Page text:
October: Magellanic Clouds take celestial centre stage

The Rho Ophiuchi cloud complex (pronounced ‘oh-fee-yoo-ki’ and named after a bright star in the region) is a dark, an emission and a reflection nebula about 14 light-years across. It is located some 460 light-years from Earth in the constellation Ophiuchus, the Serpent-bearer. It is one of the closest star-forming regions to the solar system. Photo: MPAS member Chris Kostokanellis

Two of the celestial showpieces of the southern skies are on show this month, the Large and Small Magellanic Clouds. These galaxies lie relatively close in space to the Milky Way. The irregular galaxy known as the Small Magellanic Cloud (SMC) sits in the constellation Tucana and can be seen with the unaided eye. It stretches roughly seven times the moon’s apparent diameter across the sky. The Large Magellanic Cloud (LMC) is also visible to the unaided eye and is a magnificent sight on the Dorado-Mensa border. Binoculars or small telescopes reveal many star clusters and patches of nebulosity within the LMC.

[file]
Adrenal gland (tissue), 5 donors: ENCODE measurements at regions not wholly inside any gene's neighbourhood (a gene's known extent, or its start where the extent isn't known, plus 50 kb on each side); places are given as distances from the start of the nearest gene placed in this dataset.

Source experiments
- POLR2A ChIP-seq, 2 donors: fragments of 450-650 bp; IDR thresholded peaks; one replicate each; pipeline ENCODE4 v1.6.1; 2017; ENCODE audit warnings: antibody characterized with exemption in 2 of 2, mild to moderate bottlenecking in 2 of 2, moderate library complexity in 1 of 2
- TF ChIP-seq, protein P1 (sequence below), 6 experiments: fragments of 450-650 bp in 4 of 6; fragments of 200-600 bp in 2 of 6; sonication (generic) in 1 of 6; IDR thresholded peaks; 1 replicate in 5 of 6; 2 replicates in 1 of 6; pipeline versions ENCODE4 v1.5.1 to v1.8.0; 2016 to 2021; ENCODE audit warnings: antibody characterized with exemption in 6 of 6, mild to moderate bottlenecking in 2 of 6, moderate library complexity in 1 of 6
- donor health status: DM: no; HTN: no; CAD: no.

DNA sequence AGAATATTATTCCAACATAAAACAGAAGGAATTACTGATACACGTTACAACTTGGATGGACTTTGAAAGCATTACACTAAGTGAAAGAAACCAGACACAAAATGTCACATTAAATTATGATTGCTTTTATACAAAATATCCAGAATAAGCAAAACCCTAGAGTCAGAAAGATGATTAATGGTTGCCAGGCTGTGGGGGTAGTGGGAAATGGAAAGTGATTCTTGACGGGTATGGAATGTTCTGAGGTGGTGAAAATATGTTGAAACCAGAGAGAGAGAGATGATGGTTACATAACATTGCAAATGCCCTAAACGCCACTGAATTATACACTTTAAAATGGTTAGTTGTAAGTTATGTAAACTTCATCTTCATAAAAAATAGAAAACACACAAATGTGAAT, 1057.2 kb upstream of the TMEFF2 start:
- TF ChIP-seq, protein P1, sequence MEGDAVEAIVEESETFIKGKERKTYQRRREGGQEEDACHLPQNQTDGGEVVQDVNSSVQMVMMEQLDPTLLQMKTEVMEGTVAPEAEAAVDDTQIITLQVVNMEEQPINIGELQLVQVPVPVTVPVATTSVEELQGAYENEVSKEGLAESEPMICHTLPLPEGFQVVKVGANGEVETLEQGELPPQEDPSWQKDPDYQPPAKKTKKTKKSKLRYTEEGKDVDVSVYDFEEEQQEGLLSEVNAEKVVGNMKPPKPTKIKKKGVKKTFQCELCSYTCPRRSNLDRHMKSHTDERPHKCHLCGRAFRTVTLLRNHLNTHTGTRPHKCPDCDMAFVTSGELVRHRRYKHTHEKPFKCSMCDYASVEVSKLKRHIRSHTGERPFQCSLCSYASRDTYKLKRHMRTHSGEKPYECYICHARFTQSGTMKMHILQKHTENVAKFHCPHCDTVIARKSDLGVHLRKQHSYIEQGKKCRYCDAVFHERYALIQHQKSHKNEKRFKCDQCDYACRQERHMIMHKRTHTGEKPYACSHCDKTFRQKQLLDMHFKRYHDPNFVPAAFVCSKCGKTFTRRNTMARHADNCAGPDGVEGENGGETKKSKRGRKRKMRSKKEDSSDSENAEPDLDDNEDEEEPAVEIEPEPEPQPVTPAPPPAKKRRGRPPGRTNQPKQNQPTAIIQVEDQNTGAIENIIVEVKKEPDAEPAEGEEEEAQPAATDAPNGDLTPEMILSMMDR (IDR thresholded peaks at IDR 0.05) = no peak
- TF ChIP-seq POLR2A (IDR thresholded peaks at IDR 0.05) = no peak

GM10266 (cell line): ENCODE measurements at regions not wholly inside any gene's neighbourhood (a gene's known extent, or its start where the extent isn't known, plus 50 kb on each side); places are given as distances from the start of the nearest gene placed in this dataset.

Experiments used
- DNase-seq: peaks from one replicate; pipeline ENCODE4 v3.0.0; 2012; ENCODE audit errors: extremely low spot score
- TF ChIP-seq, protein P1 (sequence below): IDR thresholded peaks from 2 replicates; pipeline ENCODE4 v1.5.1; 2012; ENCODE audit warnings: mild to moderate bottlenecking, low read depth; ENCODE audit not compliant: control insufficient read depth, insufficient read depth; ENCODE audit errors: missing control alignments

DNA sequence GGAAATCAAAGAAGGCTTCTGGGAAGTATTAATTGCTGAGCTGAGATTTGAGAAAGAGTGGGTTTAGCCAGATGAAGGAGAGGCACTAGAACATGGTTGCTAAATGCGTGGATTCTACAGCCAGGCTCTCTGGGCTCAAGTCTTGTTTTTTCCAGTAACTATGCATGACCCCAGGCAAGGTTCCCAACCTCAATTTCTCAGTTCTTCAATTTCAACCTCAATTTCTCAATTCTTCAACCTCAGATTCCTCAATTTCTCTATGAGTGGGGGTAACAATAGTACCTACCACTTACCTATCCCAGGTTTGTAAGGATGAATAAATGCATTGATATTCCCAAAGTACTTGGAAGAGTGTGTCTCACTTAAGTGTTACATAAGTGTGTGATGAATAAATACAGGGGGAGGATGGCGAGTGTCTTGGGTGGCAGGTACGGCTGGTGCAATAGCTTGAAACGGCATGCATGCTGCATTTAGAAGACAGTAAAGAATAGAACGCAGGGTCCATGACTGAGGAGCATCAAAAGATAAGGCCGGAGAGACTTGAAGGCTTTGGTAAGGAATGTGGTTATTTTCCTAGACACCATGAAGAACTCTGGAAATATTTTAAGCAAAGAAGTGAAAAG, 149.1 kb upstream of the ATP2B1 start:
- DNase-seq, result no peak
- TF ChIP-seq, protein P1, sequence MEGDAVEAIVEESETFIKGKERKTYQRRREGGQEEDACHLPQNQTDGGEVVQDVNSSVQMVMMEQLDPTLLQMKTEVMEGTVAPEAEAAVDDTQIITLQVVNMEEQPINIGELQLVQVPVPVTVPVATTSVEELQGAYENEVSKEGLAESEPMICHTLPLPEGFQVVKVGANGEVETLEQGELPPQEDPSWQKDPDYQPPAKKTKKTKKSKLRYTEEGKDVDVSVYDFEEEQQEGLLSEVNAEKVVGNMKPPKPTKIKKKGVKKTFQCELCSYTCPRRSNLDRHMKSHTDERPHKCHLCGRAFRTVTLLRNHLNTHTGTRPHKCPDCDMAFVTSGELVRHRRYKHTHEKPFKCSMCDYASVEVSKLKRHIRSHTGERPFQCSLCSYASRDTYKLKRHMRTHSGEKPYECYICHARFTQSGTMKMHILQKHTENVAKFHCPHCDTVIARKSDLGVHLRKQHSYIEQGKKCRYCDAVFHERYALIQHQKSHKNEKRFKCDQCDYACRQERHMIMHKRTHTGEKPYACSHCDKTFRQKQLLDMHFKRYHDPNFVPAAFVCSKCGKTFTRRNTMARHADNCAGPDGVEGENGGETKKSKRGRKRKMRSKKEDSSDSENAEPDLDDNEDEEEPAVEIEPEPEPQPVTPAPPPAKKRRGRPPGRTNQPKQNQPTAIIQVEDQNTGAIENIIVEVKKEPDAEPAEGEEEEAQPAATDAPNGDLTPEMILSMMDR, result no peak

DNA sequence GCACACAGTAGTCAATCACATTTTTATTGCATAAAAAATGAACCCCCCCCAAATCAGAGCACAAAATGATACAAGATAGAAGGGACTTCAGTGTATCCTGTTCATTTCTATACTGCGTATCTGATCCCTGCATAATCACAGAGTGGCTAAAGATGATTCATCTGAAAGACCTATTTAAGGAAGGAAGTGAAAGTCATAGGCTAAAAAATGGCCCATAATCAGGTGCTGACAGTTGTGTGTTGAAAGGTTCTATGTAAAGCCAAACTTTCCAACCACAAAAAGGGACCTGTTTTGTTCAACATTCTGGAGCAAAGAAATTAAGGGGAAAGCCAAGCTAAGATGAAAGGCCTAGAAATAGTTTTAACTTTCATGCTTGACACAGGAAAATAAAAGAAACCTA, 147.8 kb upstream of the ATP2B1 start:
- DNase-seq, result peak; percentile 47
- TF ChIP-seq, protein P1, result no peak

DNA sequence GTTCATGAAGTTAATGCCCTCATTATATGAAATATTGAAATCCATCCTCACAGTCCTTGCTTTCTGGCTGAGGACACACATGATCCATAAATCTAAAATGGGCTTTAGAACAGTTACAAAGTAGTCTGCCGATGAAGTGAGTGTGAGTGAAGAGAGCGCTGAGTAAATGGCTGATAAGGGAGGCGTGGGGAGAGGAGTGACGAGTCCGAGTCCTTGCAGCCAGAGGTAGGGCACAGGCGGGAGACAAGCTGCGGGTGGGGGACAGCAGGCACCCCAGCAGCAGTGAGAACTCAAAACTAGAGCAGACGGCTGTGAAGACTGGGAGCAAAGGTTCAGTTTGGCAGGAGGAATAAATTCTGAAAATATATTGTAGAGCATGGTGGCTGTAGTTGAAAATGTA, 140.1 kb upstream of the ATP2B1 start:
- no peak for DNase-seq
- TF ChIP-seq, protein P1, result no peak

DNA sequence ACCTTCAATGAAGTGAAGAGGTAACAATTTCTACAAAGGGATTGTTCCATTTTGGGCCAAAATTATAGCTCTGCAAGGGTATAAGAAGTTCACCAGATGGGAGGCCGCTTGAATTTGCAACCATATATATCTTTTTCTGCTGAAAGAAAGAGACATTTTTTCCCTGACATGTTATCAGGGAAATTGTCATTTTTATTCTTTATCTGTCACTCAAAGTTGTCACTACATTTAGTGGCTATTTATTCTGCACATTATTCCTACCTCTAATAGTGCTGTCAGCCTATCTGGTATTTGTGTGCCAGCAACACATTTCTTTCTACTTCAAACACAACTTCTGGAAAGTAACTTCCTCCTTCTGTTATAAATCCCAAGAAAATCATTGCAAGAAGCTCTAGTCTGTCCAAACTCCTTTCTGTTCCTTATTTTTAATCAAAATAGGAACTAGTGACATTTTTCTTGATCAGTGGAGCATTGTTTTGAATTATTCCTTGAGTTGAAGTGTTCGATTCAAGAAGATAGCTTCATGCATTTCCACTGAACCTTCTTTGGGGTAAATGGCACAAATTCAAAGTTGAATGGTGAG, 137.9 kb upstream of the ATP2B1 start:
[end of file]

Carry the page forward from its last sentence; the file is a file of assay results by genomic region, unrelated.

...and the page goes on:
Also occurring is the annual Orionid Meteor Shower. Orionids are active every year in October, this year peaking on the night of October 21-22. At its peak there are potentially up to 15 meteors visible every hour. The Orionid meteor shower is the second annual meteor shower created by Halley’s Comet. No special equipment or a lot of skill is required to view a meteor shower. All you really need is a clear sky and lots of patience. For optimum viewing, find a secluded spot away from the city lights. Once you have found your viewing spot, make sure you are comfortable, especially if you plan to stay out long – meteor-watching can be a waiting game!

Mercury, the innermost planet in our solar system, will be at its highest altitude in the morning sky on October 8 and at dichotomy, which means that half of its Earth-facing side will be illuminated by the sun. Conjunctions this month include the moon and Saturn on October 6, the moon and Jupiter on October 9, and the moon and Mars on October 15.

October 23 sees Saturn end retrograde motion, then October 31 is when Mars will enter retrograde motion, which is an apparent change in the movement of the planet through the sky. It is not real, in that the planet does not physically start moving backwards in its orbit. It just appears to do so because of the relative positions of the planet and Earth and how they are moving around the sun.

By Nerida Langcake
This article appeared in the September 2022 issue of the Mornington Peninsula Magazine.